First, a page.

Entire Alaska Town Moved Following Quake 6 Decades Ago

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March 27, 2024, marks 60 years since the most powerful earthquake in North American history shook the very foundations of Valdez, Alaska.

This 9.2 Moment Magnitude (Mw) quake, second only to the 1960 Valdivia earthquake in Chile globally, triggered a devastating tsunami that swallowed much of the town.

But the resilient people of Valdez did something extraordinary — they picked up and moved their entire town to safer ground.

Now, Valdez welcomes visitors to see its remarkable history. You can visit the remains of the old town, destroyed by the 1964 earthquake.

You can also explore the new Valdez, which was moved just 4 miles away to safer land after the quake. Seeing both the ruined original site and the rebuilt modern town gives you a special look at Valdez's landscapes and the strength of its people.

Night view of Valdez Alaska

Look Back at The Great Alaska Earthquake's Wrath

The Great Alaska Earthquake of 1964 unfolded like a harrowing tale for the small port town of Valdez.

At 5:36 p.m. on March 27th, the violent tremors struck this remote coastal community, measuring a staggering 9.2 Mw.

Submarine landslides were triggered as the ground heaved and buckled, causing massive water displacement. Towering sea waves, reaching over 100 feet, surged toward the town, sweeping away homes, businesses, and anything in their path.

The roar of the approaching walls of water struck terror into the hearts of those who witnessed this terrifying force of nature.

The shaking also caused significant ground breakage, with fissures opening up and swallowing structures whole. Buildings collapsed, and the town's infrastructure was reduced to rubble. Fires broke out, adding to the chaos and destruction.

In the aftermath, the once-thriving community lay in ruins, with a staggering loss of life and property.

According to the Health Analytics and Vital Records of Alaska's Department of Health and Social Services, there were 1,440 deaths, with 115 deaths (7.8% of the total) directly resulting from the earthquake.

Of those 115 earthquake-related deaths, 100 had death certificates citing a tidal wave, drowning, or boating accident as the underlying cause.

The prognosis of recurring seismic activity and the risk of future tsunamis loomed large, making the decision to relocate the entire town to a safer location a necessity.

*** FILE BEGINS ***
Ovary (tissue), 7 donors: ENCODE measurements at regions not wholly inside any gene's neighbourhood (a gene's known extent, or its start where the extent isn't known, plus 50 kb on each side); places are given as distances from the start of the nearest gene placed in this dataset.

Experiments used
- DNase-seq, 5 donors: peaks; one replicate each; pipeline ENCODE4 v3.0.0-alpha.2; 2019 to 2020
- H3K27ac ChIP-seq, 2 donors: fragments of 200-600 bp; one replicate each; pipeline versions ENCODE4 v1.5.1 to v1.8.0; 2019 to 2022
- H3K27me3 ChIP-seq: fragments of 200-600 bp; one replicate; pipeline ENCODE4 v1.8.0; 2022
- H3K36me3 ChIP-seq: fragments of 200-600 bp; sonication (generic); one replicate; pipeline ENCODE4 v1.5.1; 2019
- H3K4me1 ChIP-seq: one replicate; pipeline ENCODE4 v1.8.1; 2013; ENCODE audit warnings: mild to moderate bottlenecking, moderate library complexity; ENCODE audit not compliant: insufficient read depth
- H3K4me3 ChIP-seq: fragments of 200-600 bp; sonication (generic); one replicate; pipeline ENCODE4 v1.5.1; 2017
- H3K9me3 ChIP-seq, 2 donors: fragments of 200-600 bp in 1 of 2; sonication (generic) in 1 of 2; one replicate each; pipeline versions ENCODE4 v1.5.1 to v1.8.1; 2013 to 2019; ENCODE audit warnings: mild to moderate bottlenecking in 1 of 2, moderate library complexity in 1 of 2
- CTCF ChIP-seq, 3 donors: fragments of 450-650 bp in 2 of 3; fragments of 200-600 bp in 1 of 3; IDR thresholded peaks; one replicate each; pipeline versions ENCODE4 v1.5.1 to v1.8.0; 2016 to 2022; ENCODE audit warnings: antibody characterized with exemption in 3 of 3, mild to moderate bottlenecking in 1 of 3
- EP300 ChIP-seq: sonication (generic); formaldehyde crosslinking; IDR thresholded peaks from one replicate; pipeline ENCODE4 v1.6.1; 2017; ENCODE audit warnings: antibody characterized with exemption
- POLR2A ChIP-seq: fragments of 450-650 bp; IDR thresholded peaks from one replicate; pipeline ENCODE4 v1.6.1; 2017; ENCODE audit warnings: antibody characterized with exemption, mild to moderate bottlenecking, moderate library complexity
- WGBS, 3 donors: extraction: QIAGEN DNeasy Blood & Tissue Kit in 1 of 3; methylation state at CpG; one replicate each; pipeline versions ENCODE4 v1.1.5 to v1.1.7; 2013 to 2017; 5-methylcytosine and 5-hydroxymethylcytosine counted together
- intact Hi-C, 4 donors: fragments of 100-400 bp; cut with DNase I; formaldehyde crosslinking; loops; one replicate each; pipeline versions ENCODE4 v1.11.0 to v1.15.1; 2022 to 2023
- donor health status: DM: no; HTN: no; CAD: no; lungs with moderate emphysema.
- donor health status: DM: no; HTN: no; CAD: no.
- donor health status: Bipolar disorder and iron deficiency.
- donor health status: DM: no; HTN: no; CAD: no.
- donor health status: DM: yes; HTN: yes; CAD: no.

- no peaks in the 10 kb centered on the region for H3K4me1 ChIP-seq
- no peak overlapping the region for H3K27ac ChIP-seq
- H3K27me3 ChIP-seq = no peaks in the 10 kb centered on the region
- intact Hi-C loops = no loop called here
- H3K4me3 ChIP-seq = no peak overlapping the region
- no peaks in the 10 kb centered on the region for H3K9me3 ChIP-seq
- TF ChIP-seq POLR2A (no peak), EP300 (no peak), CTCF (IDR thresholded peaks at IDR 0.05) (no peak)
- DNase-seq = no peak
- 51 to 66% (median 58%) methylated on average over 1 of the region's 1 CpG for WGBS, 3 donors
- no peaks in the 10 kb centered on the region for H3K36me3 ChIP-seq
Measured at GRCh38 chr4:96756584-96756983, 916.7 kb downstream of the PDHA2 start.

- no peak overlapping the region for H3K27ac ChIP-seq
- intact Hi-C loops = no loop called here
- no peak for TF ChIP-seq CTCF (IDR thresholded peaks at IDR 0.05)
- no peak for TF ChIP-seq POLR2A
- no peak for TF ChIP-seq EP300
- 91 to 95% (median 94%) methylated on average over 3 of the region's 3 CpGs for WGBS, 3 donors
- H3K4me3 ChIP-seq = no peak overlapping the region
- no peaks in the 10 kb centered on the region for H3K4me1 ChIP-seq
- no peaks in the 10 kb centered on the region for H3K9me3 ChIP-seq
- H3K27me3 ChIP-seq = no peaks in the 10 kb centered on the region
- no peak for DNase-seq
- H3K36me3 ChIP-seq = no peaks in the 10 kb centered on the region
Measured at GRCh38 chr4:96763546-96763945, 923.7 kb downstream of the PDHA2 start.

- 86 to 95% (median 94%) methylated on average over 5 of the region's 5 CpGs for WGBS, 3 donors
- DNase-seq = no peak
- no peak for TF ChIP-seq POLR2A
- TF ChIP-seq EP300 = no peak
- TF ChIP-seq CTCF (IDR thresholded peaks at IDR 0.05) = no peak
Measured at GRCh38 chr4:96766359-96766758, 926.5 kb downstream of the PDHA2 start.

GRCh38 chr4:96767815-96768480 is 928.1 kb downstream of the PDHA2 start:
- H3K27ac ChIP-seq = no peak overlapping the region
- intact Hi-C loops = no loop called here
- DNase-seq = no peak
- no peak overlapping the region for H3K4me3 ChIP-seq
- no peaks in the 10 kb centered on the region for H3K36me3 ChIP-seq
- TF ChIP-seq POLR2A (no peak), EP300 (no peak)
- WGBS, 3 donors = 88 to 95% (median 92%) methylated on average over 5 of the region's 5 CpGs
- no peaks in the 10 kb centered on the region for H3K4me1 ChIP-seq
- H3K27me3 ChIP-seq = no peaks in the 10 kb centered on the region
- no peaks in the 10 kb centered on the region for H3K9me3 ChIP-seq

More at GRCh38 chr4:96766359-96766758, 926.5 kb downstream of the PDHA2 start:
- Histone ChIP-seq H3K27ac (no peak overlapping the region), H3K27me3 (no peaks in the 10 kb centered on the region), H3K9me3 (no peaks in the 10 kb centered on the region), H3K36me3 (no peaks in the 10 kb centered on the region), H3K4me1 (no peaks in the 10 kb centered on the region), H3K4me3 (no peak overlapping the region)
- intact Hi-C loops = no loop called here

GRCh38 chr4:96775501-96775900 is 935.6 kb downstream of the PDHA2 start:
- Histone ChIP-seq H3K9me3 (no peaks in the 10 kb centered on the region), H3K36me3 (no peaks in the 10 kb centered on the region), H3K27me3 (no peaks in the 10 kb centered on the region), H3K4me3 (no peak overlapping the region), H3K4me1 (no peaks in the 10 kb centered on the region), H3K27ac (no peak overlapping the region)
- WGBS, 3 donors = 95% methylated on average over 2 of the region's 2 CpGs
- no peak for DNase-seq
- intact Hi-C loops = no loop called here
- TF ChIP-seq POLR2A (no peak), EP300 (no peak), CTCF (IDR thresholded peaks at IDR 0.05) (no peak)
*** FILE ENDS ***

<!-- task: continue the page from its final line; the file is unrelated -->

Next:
Though shaken to the core, the resilient residents of Valdez banded together to rebuild their lives. The new site, about 4 miles northwest on Mineral Creek, offered greater stability and natural protection from sea waves.

Valdez is not only the southern terminus of the trans-Alaska pipeline, it is also very popular tourist destination surrounded by the wild Prince William Sound and gorgeous coastal mountains.

Tour Old Valdez for a Glimpse into the Past

While the catastrophic 1964 earthquake left the original Valdez townsite in ruins, large sections remarkably remain intact over half a century later.

Visitors can now explore the abandoned streets, where nature has reclaimed areas once brimming with homes and businesses.

Crumbling building foundations, buckled roadways, and brick chimneys protruding from the undergrowth are haunting reminders of the day Valdez's existence hung in the balance. Yet the remnants also symbolize the town's perseverance to start anew.

This eerie, historic setting provides a firsthand glimpse into the force that moved an entire town four miles away.

Walking tours, interpretive signage, interactive digital maps, and guided excursions help bring the stories of March 27, 1964, to life — check them out here. For a glimpse of what a free self-guided tour could look like, you can also watch the video below:

Commemorate the Quake at the Valdez Museum

No visit to the new Valdez is complete without exploring the professionally-curated exhibits at the Valdez Museum.

Multimedia displays, artifacts, and survivors' firsthand accounts depict the harrowing experience of the 1964 earthquake and tsunami.

The museum ensures the lessons and stories from this historic event are preserved for future generations. Special exhibits also highlight Valdez's incredible transition to its new location and the engineering feats that made the modern town possible.

The Valdez Museum preserves the heritage and culture of Valdez, not just of Valdez but also of the Copper River Basin and Prince William Sound.

Through engaging exhibits, programs, and historical interpretation, it brings the region's stories to life. It's a community hub where people gather and learn about the area's unique way of life.

Hear It Straight from the Survivors